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Legal Affairs


University Policies and Procedures | University policies, procedures and guidelines are retained and maintained in this database to guide and inform the University community, including faculty, staff, administration and students. When drafting or revising a Regis policy, the author should begin by reviewing the Policy on Policies. This policy outlines all requirements and procedures for the creation, implementation and life cycle management of university-wide policies. It also includes the required policy format in the Policy Template and instructions on using this template. Review Policy Drafting & Approval Process for further information about roles and responsibilities in policy drafting.

Contract Review Process | Contract Submission Form (closed) | All agreements and contracts (including letter agreements) which obligate Regis University in any manner must comply with this process.

Whistleblower Policy | Report a Concern | Call (855) 961-0899 | Regis University has a responsibility for the stewardship of university resources and the public and private support that enables it to pursue its Mission. If you suspect that a RU employee is engaged in improper activities, you should know that RU has policies that can show you how to "blow the whistle" and can protect you from retaliation if the need arises.

GDPR | Request Form | The General Data Protection Regulation (GDPR) is a regulation in European Union law on data protection and privacy concerning the processing by an individual, a company or an organization (including Universities like Regis) of personal data relating to individuals in the EU and EEA zone.

Office of Legal Affairs

Janelle Ramsel, J.D., Ph.D.
Chief Legal Officer
Main Hall 131
Mail Code: A-20

Frequently Asked Questions

Legal Affairs is located in Main Hall, First Floor, room 131. We can be reached by phone at 303.964.5387 or email at jramsel@regis.edu or ltrujillo004@regis.edu.

Legal Affairs, 3333 Regis Blvd., A-20, Denver, CO 80221

Only Legal Affairs can retain outside counsel on behalf of the University. Legal Affairs has a small group of outside counsel who have the relevant expertise in the legal problems we usually face. If you believe outside counsel is needed for a University matter, you should contact our office and we will assist you in determining whether outside counsel is necessary and appropriate; if so, we will assist you as appropriate in retaining an outside attorney.

No. Legal Affairs represents the University, and Legal Affairs works only on University-related matters.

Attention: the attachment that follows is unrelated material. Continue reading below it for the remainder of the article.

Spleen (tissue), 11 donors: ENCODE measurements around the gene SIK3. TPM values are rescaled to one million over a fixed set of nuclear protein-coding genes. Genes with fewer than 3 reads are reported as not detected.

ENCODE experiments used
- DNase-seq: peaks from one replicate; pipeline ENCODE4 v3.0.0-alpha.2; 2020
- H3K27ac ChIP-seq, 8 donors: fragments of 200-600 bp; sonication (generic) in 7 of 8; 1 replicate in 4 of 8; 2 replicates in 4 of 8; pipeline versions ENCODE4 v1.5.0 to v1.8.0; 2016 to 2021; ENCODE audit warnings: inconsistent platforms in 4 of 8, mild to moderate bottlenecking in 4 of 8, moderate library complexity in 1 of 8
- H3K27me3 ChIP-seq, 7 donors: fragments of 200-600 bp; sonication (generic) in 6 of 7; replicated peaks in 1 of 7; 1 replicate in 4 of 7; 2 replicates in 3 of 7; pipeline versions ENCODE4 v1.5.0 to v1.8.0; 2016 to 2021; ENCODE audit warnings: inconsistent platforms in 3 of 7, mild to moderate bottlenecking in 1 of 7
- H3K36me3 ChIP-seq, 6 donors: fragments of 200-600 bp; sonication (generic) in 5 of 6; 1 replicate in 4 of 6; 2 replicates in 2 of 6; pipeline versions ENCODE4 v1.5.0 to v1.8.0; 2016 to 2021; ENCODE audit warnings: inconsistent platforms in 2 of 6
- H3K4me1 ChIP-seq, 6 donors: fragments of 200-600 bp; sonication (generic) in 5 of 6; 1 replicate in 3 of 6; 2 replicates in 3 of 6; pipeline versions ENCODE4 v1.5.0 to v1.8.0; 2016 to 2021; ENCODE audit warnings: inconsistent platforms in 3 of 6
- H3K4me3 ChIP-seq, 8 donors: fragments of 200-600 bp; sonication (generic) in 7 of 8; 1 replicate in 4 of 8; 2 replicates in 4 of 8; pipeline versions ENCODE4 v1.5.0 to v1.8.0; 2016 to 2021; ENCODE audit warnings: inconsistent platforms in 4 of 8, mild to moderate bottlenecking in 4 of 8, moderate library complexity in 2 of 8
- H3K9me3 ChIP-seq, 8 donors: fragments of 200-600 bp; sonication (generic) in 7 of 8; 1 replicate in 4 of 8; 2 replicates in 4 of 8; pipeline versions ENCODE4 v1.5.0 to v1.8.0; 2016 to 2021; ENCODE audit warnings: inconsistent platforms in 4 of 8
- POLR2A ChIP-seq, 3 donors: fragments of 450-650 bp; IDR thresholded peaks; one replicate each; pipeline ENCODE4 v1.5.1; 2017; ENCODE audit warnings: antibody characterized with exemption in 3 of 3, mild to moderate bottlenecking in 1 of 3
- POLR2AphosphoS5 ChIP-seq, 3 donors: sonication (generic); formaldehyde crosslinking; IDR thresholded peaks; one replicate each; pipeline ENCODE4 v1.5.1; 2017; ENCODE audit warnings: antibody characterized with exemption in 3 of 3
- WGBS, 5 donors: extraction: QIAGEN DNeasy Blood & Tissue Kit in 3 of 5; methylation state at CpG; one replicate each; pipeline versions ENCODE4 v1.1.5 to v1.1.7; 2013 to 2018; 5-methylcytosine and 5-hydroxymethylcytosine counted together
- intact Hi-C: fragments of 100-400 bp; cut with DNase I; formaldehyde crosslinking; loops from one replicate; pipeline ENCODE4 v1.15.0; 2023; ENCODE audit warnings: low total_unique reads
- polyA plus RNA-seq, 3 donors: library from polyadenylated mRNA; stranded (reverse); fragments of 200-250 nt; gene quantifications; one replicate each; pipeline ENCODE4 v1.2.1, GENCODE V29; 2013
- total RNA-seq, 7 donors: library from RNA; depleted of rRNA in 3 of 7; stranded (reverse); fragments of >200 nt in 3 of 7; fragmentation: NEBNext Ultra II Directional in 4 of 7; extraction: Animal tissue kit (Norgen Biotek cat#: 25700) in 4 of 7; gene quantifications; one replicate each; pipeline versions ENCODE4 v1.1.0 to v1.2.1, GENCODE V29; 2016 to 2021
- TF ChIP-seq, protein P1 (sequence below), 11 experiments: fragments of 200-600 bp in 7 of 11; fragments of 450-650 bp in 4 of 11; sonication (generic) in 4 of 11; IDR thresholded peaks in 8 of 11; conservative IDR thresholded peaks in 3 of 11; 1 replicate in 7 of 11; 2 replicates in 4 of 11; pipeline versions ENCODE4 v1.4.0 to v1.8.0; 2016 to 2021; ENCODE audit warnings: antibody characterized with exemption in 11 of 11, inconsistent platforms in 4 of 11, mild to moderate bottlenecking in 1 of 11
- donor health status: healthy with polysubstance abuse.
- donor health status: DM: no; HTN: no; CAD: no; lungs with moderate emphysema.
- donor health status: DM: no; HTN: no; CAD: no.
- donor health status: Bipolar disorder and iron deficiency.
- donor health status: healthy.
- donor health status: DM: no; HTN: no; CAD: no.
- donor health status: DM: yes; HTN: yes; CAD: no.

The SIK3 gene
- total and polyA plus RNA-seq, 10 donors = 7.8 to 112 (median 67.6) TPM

The attorney-client privilege protects the confidentiality of communications between attorneys and their clients. With certain limited exceptions, the courts cannot require a party to disclose communications that are protected by the attorney-client privilege. The purpose of the privilege is to encourage individuals and organizations to seek legal advice and to ensure that they communicate forthrightly with their attorneys. The attorney-client privilege applies to any communication that is:

  • between an attorney and client;
  • for the purpose of soliciting or receiving legal advice; and
  • made in confidence and kept confidential.

Generally, yes, as long as you are acting in good faith, in the best interest of the University, and acting within the scope of your job while performing the duties.

Normally, no. While a school official, including a member of the faculty, may have access to and obtain a copy of a student’s education record for a legitimate educational interest, ordinarily the student’s education record is confidential and cannot be viewed, accessed, or released without the student’s explicit permission. The Family Educational Rights and Privacy Act of 1974 (FERPA) is a federal law that limits the disclosure of a student’s education record in order to safeguard the privacy of such information. Please contact Enrollment Services-Registrar for assistance on responding to FERPA requests at studentservices@regis.edu or 458.4126 or toll-free at 800.568.8932

In certain cases, mediation or arbitration may be appropriate. But, unless the contract stipulates that disputes will be resolved by mediation or arbitration, we would not be able to go to arbitration or mediation unless both sides agree. Arbitration or mediation may be considered in matters involving one or more of the following criteria: the need for a relatively speedy and binding decision, where confidentiality is important, commercially-related disputes, and where the dispute could best be resolved by an expert.

  • The University’s Marketing and Communications department can assist you in using the University name and logo. Please contact MarCom at marcom@regis.edu or 964.5256.